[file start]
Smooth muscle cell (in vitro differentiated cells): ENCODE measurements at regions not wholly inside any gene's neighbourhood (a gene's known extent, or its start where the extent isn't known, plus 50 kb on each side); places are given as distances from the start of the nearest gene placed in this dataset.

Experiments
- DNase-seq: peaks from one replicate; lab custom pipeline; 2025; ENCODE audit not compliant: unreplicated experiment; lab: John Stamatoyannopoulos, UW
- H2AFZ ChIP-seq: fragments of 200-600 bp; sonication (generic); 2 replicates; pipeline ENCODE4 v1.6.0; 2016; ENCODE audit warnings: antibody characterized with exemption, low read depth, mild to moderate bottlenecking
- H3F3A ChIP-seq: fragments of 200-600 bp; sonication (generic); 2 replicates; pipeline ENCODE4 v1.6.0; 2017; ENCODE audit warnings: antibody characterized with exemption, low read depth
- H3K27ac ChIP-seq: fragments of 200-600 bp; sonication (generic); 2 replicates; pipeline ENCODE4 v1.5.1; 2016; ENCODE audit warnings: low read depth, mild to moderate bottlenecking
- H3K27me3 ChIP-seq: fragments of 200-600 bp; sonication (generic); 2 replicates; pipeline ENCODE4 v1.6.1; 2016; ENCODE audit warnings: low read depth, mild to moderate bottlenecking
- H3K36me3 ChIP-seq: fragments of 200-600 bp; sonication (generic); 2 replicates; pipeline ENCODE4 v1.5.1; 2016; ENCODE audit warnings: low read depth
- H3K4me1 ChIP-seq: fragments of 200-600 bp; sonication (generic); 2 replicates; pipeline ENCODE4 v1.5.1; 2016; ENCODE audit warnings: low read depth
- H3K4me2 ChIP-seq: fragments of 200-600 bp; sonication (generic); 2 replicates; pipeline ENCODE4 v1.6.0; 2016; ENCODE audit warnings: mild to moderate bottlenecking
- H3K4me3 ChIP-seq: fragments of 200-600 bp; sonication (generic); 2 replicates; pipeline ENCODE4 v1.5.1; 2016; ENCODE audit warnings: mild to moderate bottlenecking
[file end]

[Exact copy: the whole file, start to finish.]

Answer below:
Smooth muscle cell (in vitro differentiated cells): ENCODE measurements at regions not wholly inside any gene's neighbourhood (a gene's known extent, or its start where the extent isn't known, plus 50 kb on each side); places are given as distances from the start of the nearest gene placed in this dataset.

Experiments
- DNase-seq: peaks from one replicate; lab custom pipeline; 2025; ENCODE audit not compliant: unreplicated experiment; lab: John Stamatoyannopoulos, UW
- H2AFZ ChIP-seq: fragments of 200-600 bp; sonication (generic); 2 replicates; pipeline ENCODE4 v1.6.0; 2016; ENCODE audit warnings: antibody characterized with exemption, low read depth, mild to moderate bottlenecking
- H3F3A ChIP-seq: fragments of 200-600 bp; sonication (generic); 2 replicates; pipeline ENCODE4 v1.6.0; 2017; ENCODE audit warnings: antibody characterized with exemption, low read depth
- H3K27ac ChIP-seq: fragments of 200-600 bp; sonication (generic); 2 replicates; pipeline ENCODE4 v1.5.1; 2016; ENCODE audit warnings: low read depth, mild to moderate bottlenecking
- H3K27me3 ChIP-seq: fragments of 200-600 bp; sonication (generic); 2 replicates; pipeline ENCODE4 v1.6.1; 2016; ENCODE audit warnings: low read depth, mild to moderate bottlenecking
- H3K36me3 ChIP-seq: fragments of 200-600 bp; sonication (generic); 2 replicates; pipeline ENCODE4 v1.5.1; 2016; ENCODE audit warnings: low read depth
- H3K4me1 ChIP-seq: fragments of 200-600 bp; sonication (generic); 2 replicates; pipeline ENCODE4 v1.5.1; 2016; ENCODE audit warnings: low read depth
- H3K4me2 ChIP-seq: fragments of 200-600 bp; sonication (generic); 2 replicates; pipeline ENCODE4 v1.6.0; 2016; ENCODE audit warnings: mild to moderate bottlenecking
- H3K4me3 ChIP-seq: fragments of 200-600 bp; sonication (generic); 2 replicates; pipeline ENCODE4 v1.5.1; 2016; ENCODE audit warnings: mild to moderate bottlenecking